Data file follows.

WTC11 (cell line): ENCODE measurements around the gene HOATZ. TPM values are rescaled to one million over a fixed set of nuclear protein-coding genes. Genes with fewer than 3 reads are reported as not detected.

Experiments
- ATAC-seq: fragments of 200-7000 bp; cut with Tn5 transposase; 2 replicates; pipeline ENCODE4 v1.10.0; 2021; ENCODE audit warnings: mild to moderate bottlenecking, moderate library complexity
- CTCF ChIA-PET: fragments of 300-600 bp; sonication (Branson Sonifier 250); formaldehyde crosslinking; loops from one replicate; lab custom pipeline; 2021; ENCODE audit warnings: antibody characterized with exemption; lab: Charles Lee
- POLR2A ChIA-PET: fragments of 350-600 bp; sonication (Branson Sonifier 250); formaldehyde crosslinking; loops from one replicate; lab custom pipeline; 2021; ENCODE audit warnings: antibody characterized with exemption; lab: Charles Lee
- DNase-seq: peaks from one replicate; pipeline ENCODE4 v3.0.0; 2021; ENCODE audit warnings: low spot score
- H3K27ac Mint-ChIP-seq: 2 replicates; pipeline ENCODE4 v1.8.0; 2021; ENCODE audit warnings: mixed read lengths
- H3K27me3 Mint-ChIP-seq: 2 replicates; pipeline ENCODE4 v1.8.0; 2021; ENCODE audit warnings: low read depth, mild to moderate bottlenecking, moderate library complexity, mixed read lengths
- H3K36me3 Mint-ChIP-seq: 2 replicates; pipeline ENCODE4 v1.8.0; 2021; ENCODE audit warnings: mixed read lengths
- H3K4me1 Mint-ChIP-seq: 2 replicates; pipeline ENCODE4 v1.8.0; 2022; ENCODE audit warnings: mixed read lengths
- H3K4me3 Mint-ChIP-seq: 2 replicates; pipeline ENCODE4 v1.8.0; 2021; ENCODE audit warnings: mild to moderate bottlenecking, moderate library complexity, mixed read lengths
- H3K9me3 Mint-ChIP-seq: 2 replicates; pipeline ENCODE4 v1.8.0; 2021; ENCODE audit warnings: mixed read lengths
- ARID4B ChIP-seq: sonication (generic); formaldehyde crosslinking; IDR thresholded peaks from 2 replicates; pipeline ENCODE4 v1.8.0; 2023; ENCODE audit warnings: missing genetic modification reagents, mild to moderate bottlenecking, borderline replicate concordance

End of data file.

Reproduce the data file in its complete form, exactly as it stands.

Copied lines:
WTC11 (cell line): ENCODE measurements around the gene HOATZ. TPM values are rescaled to one million over a fixed set of nuclear protein-coding genes. Genes with fewer than 3 reads are reported as not detected.

Experiments
- ATAC-seq: fragments of 200-7000 bp; cut with Tn5 transposase; 2 replicates; pipeline ENCODE4 v1.10.0; 2021; ENCODE audit warnings: mild to moderate bottlenecking, moderate library complexity
- CTCF ChIA-PET: fragments of 300-600 bp; sonication (Branson Sonifier 250); formaldehyde crosslinking; loops from one replicate; lab custom pipeline; 2021; ENCODE audit warnings: antibody characterized with exemption; lab: Charles Lee
- POLR2A ChIA-PET: fragments of 350-600 bp; sonication (Branson Sonifier 250); formaldehyde crosslinking; loops from one replicate; lab custom pipeline; 2021; ENCODE audit warnings: antibody characterized with exemption; lab: Charles Lee
- DNase-seq: peaks from one replicate; pipeline ENCODE4 v3.0.0; 2021; ENCODE audit warnings: low spot score
- H3K27ac Mint-ChIP-seq: 2 replicates; pipeline ENCODE4 v1.8.0; 2021; ENCODE audit warnings: mixed read lengths
- H3K27me3 Mint-ChIP-seq: 2 replicates; pipeline ENCODE4 v1.8.0; 2021; ENCODE audit warnings: low read depth, mild to moderate bottlenecking, moderate library complexity, mixed read lengths
- H3K36me3 Mint-ChIP-seq: 2 replicates; pipeline ENCODE4 v1.8.0; 2021; ENCODE audit warnings: mixed read lengths
- H3K4me1 Mint-ChIP-seq: 2 replicates; pipeline ENCODE4 v1.8.0; 2022; ENCODE audit warnings: mixed read lengths
- H3K4me3 Mint-ChIP-seq: 2 replicates; pipeline ENCODE4 v1.8.0; 2021; ENCODE audit warnings: mild to moderate bottlenecking, moderate library complexity, mixed read lengths
- H3K9me3 Mint-ChIP-seq: 2 replicates; pipeline ENCODE4 v1.8.0; 2021; ENCODE audit warnings: mixed read lengths
- ARID4B ChIP-seq: sonication (generic); formaldehyde crosslinking; IDR thresholded peaks from 2 replicates; pipeline ENCODE4 v1.8.0; 2023; ENCODE audit warnings: missing genetic modification reagents, mild to moderate bottlenecking, borderline replicate concordance